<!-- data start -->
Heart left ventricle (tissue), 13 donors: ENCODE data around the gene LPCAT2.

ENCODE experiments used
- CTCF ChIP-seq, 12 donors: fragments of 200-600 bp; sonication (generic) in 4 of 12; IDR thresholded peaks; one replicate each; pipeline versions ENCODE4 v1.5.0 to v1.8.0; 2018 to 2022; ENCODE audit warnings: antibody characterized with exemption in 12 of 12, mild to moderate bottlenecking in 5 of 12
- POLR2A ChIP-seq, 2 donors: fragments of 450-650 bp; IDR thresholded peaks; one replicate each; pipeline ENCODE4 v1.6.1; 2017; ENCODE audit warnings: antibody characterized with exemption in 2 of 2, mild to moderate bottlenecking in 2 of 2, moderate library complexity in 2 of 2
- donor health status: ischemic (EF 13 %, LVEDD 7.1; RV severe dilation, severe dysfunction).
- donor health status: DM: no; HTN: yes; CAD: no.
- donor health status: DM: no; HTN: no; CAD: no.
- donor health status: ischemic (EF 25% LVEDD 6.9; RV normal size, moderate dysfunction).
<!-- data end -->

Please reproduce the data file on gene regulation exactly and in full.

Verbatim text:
Heart left ventricle (tissue), 13 donors: ENCODE data around the gene LPCAT2.

ENCODE experiments used
- CTCF ChIP-seq, 12 donors: fragments of 200-600 bp; sonication (generic) in 4 of 12; IDR thresholded peaks; one replicate each; pipeline versions ENCODE4 v1.5.0 to v1.8.0; 2018 to 2022; ENCODE audit warnings: antibody characterized with exemption in 12 of 12, mild to moderate bottlenecking in 5 of 12
- POLR2A ChIP-seq, 2 donors: fragments of 450-650 bp; IDR thresholded peaks; one replicate each; pipeline ENCODE4 v1.6.1; 2017; ENCODE audit warnings: antibody characterized with exemption in 2 of 2, mild to moderate bottlenecking in 2 of 2, moderate library complexity in 2 of 2
- donor health status: ischemic (EF 13 %, LVEDD 7.1; RV severe dilation, severe dysfunction).
- donor health status: DM: no; HTN: yes; CAD: no.
- donor health status: DM: no; HTN: no; CAD: no.
- donor health status: ischemic (EF 25% LVEDD 6.9; RV normal size, moderate dysfunction).